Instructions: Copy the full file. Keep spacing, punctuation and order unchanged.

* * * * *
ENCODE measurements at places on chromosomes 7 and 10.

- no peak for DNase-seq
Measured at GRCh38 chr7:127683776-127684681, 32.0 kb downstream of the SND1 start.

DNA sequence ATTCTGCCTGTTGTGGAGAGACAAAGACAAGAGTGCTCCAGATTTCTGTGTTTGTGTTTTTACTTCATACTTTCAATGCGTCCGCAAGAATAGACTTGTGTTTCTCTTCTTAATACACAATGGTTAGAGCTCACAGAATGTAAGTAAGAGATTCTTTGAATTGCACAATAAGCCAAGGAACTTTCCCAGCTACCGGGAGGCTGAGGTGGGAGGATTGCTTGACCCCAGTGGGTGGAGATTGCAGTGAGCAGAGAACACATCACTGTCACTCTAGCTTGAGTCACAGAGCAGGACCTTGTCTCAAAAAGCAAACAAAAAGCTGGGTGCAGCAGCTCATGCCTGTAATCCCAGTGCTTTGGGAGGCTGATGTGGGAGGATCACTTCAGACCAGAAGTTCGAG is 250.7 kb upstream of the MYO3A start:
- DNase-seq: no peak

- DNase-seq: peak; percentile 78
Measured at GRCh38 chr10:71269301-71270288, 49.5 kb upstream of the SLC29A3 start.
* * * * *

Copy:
ENCODE measurements at places on chromosomes 7 and 10.

- no peak for DNase-seq
Measured at GRCh38 chr7:127683776-127684681, 32.0 kb downstream of the SND1 start.

DNA sequence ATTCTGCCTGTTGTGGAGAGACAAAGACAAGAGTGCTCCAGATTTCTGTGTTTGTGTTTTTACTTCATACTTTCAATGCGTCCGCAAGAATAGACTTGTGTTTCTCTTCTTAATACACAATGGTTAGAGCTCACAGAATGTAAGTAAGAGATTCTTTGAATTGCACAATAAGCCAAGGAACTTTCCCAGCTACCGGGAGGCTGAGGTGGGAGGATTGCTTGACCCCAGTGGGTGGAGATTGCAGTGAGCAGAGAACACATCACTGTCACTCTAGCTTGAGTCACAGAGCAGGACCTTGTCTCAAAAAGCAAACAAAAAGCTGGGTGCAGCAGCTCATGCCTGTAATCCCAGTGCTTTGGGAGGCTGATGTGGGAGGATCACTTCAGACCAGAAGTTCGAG is 250.7 kb upstream of the MYO3A start:
- DNase-seq: no peak

- DNase-seq: peak; percentile 78
Measured at GRCh38 chr10:71269301-71270288, 49.5 kb upstream of the SLC29A3 start.